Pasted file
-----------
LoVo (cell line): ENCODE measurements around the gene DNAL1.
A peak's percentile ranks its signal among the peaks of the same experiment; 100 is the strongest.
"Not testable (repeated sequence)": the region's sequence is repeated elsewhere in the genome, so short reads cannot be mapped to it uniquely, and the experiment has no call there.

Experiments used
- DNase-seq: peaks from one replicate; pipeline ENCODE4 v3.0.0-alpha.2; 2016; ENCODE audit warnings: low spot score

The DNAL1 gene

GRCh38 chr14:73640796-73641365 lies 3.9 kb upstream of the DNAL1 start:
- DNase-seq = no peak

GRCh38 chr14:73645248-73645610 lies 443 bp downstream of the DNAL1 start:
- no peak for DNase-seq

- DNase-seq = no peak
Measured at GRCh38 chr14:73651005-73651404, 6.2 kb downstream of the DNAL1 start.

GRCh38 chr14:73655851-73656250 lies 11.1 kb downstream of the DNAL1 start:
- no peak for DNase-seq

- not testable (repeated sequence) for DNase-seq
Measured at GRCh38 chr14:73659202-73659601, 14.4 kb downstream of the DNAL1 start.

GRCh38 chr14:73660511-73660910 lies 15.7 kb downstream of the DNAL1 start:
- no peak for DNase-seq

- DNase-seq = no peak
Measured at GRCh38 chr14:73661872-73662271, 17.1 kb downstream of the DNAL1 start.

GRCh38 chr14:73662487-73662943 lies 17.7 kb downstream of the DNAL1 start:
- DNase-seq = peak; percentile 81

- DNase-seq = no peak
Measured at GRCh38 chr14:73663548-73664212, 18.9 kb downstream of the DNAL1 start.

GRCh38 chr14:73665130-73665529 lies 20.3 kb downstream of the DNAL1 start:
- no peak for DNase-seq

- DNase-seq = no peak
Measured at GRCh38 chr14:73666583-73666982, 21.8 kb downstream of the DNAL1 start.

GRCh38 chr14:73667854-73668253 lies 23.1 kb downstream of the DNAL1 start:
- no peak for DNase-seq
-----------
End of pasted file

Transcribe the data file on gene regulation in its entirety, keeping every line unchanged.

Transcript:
LoVo (cell line): ENCODE measurements around the gene DNAL1.
A peak's percentile ranks its signal among the peaks of the same experiment; 100 is the strongest.
"Not testable (repeated sequence)": the region's sequence is repeated elsewhere in the genome, so short reads cannot be mapped to it uniquely, and the experiment has no call there.

Experiments used
- DNase-seq: peaks from one replicate; pipeline ENCODE4 v3.0.0-alpha.2; 2016; ENCODE audit warnings: low spot score

The DNAL1 gene

GRCh38 chr14:73640796-73641365 lies 3.9 kb upstream of the DNAL1 start:
- DNase-seq = no peak

GRCh38 chr14:73645248-73645610 lies 443 bp downstream of the DNAL1 start:
- no peak for DNase-seq

- DNase-seq = no peak
Measured at GRCh38 chr14:73651005-73651404, 6.2 kb downstream of the DNAL1 start.

GRCh38 chr14:73655851-73656250 lies 11.1 kb downstream of the DNAL1 start:
- no peak for DNase-seq

- not testable (repeated sequence) for DNase-seq
Measured at GRCh38 chr14:73659202-73659601, 14.4 kb downstream of the DNAL1 start.

GRCh38 chr14:73660511-73660910 lies 15.7 kb downstream of the DNAL1 start:
- no peak for DNase-seq

- DNase-seq = no peak
Measured at GRCh38 chr14:73661872-73662271, 17.1 kb downstream of the DNAL1 start.

GRCh38 chr14:73662487-73662943 lies 17.7 kb downstream of the DNAL1 start:
- DNase-seq = peak; percentile 81

- DNase-seq = no peak
Measured at GRCh38 chr14:73663548-73664212, 18.9 kb downstream of the DNAL1 start.

GRCh38 chr14:73665130-73665529 lies 20.3 kb downstream of the DNAL1 start:
- no peak for DNase-seq

- DNase-seq = no peak
Measured at GRCh38 chr14:73666583-73666982, 21.8 kb downstream of the DNAL1 start.

GRCh38 chr14:73667854-73668253 lies 23.1 kb downstream of the DNAL1 start:
- no peak for DNase-seq